On its own, the LS-TA delivers outstanding, rich, complex acoustic tone and provides exceptionally comfortable playability. The TransAcoustic feature is a huge bonus, however, as one still enjoys the exact same sensation of playing an unplugged acoustic guitar but with the benefit of rich reverbs and lush chorus that adds an element of professional polish. Best of all, the sound is remarkably organic and natural, with the reverbs producing smooth tails and the chorus adding 12-string-like shimmer and depth. The TransAcoustic concept makes great sense—an acoustic guitar’s body is already essentially a speaker cabinet, so why not employ it in that manner?

The design is very well thought out as well. The system is powered by a pair of AA batteries that mount unobtrusively in a compartment below the endpin jack. The reverb effect automatically switches from room to hall at the corresponding control knob’s halfway point, and there’s a subtle effect dropout at dead center to let users know where the change crosses over (the dropout is more obvious when the guitar is plugged in). My only quibble is that it can sometimes be difficult to tell when the TransAcoustic feature is turned off, especially after one has become used to it and it seemingly melds with the guitar’s natural acoustic tone. An LED or even a momentary indicator of some sort would be helpful to avoid prematurely wearing out the batteries.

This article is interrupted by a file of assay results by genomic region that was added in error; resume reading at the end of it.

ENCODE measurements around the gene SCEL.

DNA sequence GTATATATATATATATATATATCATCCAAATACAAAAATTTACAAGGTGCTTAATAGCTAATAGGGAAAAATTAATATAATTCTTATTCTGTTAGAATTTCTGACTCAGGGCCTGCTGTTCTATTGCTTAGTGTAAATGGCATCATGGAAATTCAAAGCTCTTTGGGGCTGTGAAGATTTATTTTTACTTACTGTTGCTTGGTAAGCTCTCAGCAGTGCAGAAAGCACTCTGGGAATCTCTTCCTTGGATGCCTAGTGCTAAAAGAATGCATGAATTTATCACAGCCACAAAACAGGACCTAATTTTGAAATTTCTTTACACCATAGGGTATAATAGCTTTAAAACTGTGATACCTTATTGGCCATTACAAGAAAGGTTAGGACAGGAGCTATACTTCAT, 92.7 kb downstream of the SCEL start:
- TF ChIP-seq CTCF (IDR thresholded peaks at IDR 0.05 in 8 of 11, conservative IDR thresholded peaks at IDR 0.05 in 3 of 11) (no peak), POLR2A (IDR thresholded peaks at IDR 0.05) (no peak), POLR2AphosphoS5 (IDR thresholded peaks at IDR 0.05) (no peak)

LIST PRICE: $1,600
MANUFACTURER: Yamaha Musical Instruments,

  • High-quality materials include an A.R.E.-treated solid Engelmann spruce top, solid rosewood back and sides, five-piece mahogany and rosewood neck and ebony fingerboard and bridge.
  • Knobs mounted on the upper bass bout control TransAcoustic on/off and line out, room/hall reverb and chorus levels.
  • A built-in actuator instantly processes the strings’ vibrations, processes them and transfers vibrations naturally to the body to produce reverb and chorus acoustically within the sound chamber.
  • The reverb and chorus effects also can be amplified externally via the guitar’s built-in under-saddle piezo pickup system.

Whether playing at home or for small crowds on the streets, the Yamaha LS-TA with its revolutionary TransAcoustic technology allows acoustic guitarists to enjoy pro-quality effects without sacrificing the freedom of playing unplugged.

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Chris Gill

Chris is the co-author of Eruption - Conversations with Eddie Van Halen. He is a 40-year music industry veteran who started at Boardwalk Entertainment (Joan Jett, Night Ranger) and Roland US before becoming a guitar journalist in 1991. He has interviewed more than 600 artists, written more than 1,400 product reviews and contributed to Jeff Beck’s Beck 01: Hot Rods and Rock & Roll and Eric Clapton’s Six String Stories.